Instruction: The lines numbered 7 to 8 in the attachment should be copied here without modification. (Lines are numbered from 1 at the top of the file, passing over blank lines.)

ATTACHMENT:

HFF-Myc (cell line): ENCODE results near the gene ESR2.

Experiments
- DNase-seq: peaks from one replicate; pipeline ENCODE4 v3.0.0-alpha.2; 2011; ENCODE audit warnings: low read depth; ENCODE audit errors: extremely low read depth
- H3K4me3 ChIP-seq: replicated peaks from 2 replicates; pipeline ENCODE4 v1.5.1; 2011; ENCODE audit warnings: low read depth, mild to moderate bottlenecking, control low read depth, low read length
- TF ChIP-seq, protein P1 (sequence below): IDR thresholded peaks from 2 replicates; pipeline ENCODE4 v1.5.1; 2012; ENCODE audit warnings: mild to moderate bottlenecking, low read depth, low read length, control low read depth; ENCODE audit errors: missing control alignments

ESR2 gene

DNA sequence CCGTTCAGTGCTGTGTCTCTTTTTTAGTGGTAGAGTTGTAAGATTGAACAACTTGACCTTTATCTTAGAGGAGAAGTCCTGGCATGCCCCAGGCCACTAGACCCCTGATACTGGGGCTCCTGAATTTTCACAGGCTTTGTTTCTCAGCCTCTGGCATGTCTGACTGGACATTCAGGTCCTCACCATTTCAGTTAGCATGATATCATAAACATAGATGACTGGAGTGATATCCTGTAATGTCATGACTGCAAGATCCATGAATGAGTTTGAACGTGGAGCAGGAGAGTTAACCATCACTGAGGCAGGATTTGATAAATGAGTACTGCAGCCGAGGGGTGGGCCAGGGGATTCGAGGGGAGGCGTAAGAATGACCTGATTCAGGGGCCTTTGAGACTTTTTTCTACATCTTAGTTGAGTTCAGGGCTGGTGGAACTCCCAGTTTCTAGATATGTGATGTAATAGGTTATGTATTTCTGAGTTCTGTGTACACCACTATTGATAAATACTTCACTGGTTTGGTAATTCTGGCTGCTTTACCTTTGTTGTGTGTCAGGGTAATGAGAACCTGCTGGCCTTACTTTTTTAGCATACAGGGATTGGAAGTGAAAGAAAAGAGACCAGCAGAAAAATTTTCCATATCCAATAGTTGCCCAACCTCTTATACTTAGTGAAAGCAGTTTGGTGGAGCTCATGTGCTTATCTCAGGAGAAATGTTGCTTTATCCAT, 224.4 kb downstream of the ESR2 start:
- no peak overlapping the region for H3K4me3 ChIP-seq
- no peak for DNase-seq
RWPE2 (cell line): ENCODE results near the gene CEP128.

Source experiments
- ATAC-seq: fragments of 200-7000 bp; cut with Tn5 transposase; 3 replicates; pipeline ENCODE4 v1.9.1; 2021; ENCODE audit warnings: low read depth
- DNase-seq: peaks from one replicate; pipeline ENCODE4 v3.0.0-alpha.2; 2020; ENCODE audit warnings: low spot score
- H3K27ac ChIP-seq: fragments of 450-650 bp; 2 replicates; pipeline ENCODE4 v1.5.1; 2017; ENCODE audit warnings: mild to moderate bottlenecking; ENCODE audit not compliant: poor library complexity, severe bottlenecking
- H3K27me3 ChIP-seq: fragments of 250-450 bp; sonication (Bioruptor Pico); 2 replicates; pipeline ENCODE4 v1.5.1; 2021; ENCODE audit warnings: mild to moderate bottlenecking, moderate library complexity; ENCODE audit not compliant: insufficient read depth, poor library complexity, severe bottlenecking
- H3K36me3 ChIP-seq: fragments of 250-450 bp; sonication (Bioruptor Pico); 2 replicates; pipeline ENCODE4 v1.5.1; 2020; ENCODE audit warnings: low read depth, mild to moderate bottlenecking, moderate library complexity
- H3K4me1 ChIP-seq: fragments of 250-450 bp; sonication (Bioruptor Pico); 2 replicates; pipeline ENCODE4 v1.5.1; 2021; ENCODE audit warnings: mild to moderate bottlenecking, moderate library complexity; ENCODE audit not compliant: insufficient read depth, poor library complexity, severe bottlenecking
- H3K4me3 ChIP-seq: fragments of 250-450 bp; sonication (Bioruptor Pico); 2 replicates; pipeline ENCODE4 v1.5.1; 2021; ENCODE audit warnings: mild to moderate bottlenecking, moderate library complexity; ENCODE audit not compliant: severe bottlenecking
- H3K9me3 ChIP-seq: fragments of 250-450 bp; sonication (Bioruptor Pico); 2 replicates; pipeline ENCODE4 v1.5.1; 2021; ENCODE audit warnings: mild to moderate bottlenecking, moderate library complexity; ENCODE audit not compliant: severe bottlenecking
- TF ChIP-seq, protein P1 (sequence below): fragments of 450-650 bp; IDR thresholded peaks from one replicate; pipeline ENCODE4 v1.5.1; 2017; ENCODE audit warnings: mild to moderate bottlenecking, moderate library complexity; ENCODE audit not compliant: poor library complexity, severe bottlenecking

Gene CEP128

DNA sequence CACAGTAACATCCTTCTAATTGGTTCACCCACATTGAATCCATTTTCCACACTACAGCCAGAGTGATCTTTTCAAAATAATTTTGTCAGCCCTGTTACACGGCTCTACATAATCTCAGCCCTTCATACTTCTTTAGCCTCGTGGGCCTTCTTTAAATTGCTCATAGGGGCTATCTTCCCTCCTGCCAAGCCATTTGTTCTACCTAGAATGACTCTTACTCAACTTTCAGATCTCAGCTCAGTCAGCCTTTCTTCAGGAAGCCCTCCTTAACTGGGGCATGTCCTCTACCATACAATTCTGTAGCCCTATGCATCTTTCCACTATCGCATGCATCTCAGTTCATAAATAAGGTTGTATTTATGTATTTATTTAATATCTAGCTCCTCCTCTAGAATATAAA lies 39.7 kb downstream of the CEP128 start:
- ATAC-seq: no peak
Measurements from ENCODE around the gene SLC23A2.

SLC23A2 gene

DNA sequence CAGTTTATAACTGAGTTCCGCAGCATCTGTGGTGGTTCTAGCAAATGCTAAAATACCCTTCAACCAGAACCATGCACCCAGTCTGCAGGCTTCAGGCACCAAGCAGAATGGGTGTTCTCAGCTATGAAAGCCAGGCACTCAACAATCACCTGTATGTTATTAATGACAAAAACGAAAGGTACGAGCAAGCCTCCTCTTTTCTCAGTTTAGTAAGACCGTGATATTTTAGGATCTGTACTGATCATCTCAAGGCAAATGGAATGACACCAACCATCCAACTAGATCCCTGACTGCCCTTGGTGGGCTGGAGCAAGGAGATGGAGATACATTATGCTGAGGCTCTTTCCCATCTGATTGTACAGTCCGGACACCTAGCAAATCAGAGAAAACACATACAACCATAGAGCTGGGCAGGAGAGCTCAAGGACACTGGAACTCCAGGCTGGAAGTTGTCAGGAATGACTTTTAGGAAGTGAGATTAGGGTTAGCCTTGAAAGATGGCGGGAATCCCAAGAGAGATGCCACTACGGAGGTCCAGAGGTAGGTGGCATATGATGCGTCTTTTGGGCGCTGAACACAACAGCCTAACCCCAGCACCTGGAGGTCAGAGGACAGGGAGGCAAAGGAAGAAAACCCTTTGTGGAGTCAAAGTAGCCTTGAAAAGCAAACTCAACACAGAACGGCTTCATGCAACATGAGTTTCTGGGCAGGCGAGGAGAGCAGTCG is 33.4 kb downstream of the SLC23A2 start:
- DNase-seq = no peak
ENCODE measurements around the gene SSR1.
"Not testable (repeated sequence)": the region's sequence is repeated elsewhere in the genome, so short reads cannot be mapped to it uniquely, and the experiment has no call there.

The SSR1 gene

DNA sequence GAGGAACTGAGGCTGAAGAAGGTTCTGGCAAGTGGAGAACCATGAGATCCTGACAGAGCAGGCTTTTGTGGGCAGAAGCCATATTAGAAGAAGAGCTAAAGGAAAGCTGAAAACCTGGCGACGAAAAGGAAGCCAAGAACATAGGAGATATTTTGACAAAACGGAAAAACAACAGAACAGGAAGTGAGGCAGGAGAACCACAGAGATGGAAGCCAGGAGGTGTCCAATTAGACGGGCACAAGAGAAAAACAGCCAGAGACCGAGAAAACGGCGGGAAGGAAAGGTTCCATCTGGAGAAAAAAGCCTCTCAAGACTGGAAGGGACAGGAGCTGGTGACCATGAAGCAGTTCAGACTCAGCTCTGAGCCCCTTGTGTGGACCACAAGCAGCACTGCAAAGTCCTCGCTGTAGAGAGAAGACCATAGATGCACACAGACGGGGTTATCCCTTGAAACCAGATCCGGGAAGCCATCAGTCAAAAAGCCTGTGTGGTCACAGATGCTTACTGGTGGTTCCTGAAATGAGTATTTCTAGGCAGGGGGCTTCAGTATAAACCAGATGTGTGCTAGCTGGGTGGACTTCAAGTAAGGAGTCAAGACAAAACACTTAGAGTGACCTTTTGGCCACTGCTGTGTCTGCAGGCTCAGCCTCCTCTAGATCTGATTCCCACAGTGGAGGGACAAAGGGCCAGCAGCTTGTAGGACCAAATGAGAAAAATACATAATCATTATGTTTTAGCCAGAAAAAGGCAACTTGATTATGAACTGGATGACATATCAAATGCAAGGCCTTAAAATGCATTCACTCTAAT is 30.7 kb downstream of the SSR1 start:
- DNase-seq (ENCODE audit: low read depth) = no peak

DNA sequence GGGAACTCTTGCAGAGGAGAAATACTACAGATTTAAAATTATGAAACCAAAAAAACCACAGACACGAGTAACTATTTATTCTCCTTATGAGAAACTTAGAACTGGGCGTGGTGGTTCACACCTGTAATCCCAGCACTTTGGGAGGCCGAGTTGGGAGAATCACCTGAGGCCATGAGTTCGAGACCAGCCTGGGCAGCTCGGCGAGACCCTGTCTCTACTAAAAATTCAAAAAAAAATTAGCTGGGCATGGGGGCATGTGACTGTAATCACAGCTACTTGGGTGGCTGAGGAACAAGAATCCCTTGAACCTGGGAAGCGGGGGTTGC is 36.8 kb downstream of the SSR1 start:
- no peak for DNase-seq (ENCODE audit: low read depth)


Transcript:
DNA sequence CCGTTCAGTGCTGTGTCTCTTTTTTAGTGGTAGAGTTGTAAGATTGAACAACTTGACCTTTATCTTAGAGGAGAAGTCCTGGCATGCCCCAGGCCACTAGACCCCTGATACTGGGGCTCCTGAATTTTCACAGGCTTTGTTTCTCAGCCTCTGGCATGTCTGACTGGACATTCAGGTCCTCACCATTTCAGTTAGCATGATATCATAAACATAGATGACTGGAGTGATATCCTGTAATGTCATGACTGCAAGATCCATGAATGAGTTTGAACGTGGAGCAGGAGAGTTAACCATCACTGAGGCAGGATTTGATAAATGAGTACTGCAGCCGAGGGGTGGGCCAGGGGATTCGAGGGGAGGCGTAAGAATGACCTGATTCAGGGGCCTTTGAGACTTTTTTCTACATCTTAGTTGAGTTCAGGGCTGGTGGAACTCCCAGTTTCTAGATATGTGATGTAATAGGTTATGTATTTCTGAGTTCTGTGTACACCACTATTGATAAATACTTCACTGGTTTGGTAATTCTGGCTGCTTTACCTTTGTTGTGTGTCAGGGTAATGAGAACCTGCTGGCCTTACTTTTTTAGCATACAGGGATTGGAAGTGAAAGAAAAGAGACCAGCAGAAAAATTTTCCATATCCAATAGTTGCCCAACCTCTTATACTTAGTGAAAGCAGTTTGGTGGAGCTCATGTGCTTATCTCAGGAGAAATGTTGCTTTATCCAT, 224.4 kb downstream of the ESR2 start:
- no peak overlapping the region for H3K4me3 ChIP-seq